I didn’t climb the rock because it is offensive to the Anangu. It seems every country but Japan has stopped promoting the climb, and only 38% of visitors last year did it. (For Japan, I was told the climb has cultural significance, in 2 ways. First, they like climbing things because it gets them closer to god. And second, there was a spiritual Japanese movie made at rock 15 years ago or so that many people identify with). In any case, they will close the climb in a year or two.
I was determined to get the most of my trip, so the next morning I did the 4am “Desert Awakenings” tour. We drove to a sand dune, which we climbed up and waited for the sunrise. While we waited, we had tea, coffee and orange juice. And, then, bacon and egg sandwiches made onsite by a cook. The net net of which meant I was watching the sunrise with bacon grease dripping down my arms, and spotted across my clothes.
That afternoon I took the 1:15 shuttle to Kata Tjuta (The Olgas), a mountain 50km from Uluru, which is said to be even more striking. It was over 90 degrees, but I was excited for the 3hr/7.5km “Valley of the Winds Walk” I was planning to do at Kata Tjuta. It is shorter but more difficult than the Uluru base walk.
And hotter. Way hotter. I was crusted in salt when I finished. I finished in under 2 hours, so I had an hour to wait for the return shuttle. I thought it would be lovely to sit in the shade, look at the rocks, listen to the wind, birds and crickets, and cool off. Except, the spot I picked (the only shady spot) is the same shade all the tour guides use to orient their groups. It was like a parade of nations, as the Japanese, then Italian, then German, then more Japanese came into “my spot”. I was also attacked by biting ants during my hour of “rest”. So I had the dilemma of sitting in the direct sunlight, or succumbing to incessant ant bites. There isn’t an easy answer to that.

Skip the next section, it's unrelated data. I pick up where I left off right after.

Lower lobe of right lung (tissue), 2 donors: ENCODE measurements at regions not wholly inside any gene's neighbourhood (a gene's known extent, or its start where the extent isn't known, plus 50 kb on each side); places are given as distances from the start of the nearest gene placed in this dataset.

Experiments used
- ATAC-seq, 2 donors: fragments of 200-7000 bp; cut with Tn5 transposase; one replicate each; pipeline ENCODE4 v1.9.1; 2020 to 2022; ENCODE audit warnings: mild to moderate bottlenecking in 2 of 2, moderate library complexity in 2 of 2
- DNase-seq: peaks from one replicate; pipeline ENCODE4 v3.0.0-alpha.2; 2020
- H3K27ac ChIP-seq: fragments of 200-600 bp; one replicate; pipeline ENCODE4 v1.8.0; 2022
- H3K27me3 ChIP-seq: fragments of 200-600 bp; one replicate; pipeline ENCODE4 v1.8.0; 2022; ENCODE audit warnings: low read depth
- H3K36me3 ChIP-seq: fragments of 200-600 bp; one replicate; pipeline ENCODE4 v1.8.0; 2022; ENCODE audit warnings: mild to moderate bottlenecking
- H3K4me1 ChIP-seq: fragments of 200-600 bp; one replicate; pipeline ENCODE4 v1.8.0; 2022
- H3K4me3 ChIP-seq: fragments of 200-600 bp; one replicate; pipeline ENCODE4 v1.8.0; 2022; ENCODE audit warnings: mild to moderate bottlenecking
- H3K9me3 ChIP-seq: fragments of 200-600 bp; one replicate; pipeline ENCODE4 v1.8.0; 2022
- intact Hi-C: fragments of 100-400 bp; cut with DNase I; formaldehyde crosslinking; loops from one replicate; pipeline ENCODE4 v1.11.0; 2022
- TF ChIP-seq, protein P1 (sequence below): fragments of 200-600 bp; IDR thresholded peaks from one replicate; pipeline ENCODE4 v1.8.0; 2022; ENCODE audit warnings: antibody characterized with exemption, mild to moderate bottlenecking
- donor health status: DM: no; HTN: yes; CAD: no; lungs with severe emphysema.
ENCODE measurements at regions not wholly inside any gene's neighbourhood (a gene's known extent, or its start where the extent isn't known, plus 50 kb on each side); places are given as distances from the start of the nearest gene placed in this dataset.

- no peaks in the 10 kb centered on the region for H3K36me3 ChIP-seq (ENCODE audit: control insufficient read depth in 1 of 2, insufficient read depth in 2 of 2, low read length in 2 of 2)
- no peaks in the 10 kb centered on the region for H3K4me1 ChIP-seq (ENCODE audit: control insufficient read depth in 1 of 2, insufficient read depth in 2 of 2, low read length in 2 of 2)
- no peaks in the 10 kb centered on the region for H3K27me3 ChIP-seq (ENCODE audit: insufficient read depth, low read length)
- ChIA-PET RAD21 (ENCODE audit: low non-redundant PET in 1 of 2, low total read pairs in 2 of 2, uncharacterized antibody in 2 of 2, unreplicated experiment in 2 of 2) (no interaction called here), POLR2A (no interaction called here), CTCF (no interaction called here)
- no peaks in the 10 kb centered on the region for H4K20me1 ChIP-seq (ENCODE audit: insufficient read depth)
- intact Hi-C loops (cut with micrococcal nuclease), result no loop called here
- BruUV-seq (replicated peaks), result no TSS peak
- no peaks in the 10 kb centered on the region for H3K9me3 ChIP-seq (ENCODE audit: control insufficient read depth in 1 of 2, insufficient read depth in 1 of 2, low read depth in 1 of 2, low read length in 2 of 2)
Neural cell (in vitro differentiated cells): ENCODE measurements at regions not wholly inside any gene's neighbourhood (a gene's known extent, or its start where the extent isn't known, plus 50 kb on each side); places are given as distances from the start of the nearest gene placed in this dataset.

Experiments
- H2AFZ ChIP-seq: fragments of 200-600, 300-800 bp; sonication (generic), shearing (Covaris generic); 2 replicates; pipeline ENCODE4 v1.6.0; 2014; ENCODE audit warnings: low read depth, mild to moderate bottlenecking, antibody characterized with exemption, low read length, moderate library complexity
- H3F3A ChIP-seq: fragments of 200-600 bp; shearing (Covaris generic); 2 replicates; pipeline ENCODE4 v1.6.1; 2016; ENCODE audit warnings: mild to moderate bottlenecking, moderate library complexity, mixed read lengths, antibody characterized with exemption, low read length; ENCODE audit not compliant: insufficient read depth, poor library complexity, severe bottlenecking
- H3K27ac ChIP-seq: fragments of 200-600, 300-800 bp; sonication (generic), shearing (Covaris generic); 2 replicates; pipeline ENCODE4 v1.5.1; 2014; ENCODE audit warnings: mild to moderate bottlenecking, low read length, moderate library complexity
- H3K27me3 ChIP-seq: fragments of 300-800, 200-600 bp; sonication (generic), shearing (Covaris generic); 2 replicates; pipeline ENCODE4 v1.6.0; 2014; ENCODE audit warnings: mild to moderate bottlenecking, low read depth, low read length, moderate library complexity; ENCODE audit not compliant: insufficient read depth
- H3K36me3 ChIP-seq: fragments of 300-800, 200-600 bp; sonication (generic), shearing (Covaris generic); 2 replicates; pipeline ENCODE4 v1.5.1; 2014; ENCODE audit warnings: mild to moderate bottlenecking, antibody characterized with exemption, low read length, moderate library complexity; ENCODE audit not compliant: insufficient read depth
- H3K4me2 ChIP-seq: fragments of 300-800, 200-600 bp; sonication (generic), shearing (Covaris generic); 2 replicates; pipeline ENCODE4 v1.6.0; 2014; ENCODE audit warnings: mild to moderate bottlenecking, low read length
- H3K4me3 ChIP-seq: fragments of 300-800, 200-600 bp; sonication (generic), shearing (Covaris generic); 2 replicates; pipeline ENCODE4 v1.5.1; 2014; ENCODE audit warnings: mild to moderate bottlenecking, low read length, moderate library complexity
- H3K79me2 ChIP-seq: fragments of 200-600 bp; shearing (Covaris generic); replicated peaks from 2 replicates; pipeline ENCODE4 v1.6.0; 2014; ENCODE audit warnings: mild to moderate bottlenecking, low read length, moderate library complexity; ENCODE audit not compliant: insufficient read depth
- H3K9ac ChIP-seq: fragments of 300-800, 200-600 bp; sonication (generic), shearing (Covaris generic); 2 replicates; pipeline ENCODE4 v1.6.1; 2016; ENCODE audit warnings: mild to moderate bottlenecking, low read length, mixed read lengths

At 5:30, the shuttle showed up and headed to the sunset viewing of Uluru. Which was beautiful, but I was envious of all the folks who thought ahead and have tables and wine and cheese.
So, yes, the sunrise, sunset, and rocks themselves were spectacular. But, I don’t know that seeing them in person made them any more awesome than looking at photographs. In fact, the heat, the flies, the ants, the crowds, and the frustrating shuttle times made the in-person experience unpleasant.
And, I grew to feel conflicted about the indigenous people. They are reclaiming a lot of locations as being sacred, etc. And, there are notices all over asking tourists to try to respect and learn about their culture, not just take a picture of the rock and leave. Fine and good, and something I’d be really into doing. But, its not actually possible. They say its all secret. They can’t tell you about their history. They share a few stories from their oral tradition about the creation of Uluru, but that’s it. They won’t explain why certain places are sacred. So, I found it a frustrating request that they are making.
So, the bottom line of my trip, is that I recommend skipping Uluru, and spending an extra day or two at one of the other amazing locations across Australia. I left feeling unfilled and disappointed. But, I do have some amazing photos!